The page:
If you opt for a SIPP, it’s important to understand the different rules attached to it. To start with, the amount you can invest tax-efficiently is limited. Currently, the total amount you can get tax relief on is £40,000 , or 100% of your earnings per year (whichever is lower) – this allowance is the combined contributions made by you and the government. If you can’t use your whole SIPP allowance, that’s fine, you can carry it forward over the next three years, provided you have earnings that are at least equal to the total amount of your contributions and you’re a member of a registered pension scheme.
Another key SIPP rule is that you cannot access your money until you turn 55 - that way your pot has time to potentially grow. However, you’re still allowed to pay into your personal pension until you’re 75, and even better, at the age of 55, you’ll be able to take up to 25% of your pension money as a tax-free lump sum.
Consider consolidating your pensions
If you’ve had many jobs and contributed to different workplace pensions, it could be a good idea to locate where they are so you can consolidate them into one simple scheme. But before putting all your pensions in one place, it’s important to do your research and compare the different providers. When shopping around, make sure you check the charges and fees, as they can make a significant difference to how much money you will have in retirement. But don’t just focus on fees. It’s also worth looking at the entire package offered by investment services. So, make sure you consider things like customer service, user experience, and of course investment strategy.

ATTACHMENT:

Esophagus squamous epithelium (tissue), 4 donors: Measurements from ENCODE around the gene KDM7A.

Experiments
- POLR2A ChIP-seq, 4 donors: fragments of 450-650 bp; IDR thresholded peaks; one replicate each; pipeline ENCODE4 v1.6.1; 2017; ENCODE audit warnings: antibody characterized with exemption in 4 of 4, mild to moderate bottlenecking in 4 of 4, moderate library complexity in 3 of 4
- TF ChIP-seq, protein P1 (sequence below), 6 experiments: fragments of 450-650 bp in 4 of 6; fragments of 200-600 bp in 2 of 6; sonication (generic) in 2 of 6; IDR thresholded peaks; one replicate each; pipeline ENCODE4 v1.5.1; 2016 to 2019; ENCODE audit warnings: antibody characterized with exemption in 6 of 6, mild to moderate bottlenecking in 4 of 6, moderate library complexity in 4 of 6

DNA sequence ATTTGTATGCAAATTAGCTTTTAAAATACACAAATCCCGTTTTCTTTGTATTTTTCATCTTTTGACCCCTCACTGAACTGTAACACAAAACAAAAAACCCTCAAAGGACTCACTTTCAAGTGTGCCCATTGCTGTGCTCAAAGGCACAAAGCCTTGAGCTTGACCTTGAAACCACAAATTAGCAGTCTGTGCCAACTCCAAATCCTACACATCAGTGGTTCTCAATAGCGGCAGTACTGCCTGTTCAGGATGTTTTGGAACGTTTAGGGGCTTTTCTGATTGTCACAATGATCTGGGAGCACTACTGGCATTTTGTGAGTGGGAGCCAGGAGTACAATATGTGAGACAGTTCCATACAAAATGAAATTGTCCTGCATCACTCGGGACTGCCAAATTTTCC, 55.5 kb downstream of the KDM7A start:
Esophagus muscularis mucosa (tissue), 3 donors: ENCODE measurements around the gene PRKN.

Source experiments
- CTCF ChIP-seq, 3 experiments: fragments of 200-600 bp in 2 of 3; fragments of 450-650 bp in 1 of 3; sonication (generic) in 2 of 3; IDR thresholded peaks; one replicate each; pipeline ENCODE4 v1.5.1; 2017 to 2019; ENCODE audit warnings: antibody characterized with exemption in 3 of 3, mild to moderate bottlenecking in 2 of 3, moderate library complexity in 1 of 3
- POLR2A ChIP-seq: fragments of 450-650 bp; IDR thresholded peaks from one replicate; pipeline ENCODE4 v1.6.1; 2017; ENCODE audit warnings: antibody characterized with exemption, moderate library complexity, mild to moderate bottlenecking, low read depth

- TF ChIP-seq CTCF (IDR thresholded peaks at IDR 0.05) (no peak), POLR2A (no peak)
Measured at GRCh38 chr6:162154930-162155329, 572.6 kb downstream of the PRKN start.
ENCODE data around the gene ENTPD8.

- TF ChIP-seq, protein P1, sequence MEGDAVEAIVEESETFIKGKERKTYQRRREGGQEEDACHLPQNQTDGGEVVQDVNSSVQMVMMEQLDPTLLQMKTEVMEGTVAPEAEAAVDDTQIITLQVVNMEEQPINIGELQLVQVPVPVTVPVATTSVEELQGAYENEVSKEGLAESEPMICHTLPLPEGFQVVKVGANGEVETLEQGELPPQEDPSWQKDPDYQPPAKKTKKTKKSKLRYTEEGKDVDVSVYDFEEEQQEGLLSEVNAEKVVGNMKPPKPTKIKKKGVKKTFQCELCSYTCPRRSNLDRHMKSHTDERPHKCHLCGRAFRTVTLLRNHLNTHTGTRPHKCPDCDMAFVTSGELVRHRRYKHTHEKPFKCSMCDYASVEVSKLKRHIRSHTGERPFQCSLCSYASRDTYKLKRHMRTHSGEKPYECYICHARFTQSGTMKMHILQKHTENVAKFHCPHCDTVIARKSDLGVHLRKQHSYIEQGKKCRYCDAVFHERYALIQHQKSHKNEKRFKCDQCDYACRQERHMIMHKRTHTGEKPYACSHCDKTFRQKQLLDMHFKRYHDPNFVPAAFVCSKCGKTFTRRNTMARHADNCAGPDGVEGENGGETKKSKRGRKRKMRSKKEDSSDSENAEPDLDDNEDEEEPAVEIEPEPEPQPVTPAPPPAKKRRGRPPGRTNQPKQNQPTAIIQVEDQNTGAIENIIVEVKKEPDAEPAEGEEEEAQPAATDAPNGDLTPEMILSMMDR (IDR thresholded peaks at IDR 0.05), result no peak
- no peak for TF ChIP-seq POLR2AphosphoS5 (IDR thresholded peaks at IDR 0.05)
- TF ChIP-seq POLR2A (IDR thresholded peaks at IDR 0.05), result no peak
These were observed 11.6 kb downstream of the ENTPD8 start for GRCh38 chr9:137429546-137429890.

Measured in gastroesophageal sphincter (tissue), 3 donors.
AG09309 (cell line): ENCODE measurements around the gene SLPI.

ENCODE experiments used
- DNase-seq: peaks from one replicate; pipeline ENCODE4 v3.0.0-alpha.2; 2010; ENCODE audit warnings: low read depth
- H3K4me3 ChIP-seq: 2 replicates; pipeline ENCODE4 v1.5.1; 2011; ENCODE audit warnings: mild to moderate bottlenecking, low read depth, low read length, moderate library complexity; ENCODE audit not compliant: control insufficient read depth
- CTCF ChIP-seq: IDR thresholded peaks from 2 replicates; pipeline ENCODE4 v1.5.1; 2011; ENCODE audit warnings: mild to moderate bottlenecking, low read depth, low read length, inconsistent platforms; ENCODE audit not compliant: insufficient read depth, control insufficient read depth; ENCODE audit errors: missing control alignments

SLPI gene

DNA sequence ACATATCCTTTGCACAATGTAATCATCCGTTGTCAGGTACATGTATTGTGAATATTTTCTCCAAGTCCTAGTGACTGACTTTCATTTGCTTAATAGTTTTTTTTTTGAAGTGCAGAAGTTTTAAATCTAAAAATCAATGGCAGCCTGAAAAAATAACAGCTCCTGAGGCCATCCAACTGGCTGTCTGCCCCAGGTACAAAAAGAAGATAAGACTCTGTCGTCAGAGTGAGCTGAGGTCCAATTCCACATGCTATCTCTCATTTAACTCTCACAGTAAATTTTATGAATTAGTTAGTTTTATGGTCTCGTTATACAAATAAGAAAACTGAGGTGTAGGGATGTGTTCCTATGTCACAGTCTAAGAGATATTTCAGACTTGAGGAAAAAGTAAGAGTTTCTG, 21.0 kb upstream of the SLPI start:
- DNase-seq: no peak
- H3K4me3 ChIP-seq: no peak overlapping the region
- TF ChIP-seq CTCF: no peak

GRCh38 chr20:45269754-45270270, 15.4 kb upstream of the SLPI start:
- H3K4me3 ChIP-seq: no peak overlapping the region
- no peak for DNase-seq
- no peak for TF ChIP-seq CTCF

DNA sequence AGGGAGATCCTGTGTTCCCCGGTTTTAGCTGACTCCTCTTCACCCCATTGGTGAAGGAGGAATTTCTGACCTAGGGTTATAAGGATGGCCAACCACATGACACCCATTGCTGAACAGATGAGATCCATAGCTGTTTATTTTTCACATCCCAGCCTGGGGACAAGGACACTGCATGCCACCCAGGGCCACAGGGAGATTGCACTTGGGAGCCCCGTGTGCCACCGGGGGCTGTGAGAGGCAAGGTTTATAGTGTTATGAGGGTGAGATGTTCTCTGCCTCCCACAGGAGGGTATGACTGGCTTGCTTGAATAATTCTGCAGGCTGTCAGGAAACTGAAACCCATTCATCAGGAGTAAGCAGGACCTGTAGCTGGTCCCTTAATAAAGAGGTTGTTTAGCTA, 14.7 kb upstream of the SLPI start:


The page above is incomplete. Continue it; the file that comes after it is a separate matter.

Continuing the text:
Whether you want to open a personal pension or consolidate your previous pensions into one, robo-investing platforms, like Wealthify can help. With our platform, you can save for retirement with just a few taps. All you need to do is choose the amount you’d like to invest and the risk level that suits you. We’ll do the hard work for you, from building your Wealthify Pension to managing it on a regular basis. Also, every time you make contributions to your Plan, we’ll automatically add the government’s top up to your pot and invest it for you.
If you have any questions about our Wealthify Pension, don’t hesitate to get in touch with us.
Working out how much you need to save in order to retire can be tricky, but luckily, our pension calculator does all the hard work for you. In four simple steps, you can get a good idea of whether you’re on track or not. Try it today and see what you could get.
The tax treatment depends on your individual circumstances and maybe subject to change in the future.
Please remember the value of your investments can go down as well as up, and you could get back less than invested.